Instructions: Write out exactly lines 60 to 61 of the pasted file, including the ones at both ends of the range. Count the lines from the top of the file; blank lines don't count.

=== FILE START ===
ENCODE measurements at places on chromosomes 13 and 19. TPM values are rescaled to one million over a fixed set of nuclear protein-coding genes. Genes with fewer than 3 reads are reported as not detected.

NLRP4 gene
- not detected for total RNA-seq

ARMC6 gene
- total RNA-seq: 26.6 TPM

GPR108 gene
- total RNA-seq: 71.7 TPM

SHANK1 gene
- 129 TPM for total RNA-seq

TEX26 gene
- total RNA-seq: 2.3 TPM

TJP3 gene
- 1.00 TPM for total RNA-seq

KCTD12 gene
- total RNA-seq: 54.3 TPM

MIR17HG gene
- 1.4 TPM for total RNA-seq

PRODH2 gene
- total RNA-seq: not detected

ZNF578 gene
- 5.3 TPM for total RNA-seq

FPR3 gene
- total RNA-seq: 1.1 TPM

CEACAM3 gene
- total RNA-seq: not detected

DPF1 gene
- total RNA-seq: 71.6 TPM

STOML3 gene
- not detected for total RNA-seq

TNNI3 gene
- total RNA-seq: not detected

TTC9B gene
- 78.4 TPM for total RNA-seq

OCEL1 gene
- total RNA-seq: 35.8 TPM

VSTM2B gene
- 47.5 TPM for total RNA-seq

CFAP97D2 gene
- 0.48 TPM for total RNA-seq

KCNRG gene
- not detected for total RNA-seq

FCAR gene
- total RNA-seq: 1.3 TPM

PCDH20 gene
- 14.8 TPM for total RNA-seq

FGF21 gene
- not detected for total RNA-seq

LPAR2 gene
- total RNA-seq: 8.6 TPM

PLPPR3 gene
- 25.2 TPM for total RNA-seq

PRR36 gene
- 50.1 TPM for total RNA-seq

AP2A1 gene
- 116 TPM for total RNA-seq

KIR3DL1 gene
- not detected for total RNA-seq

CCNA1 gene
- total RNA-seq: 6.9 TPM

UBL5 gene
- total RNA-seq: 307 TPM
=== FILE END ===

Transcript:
UBL5 gene
- total RNA-seq: 307 TPM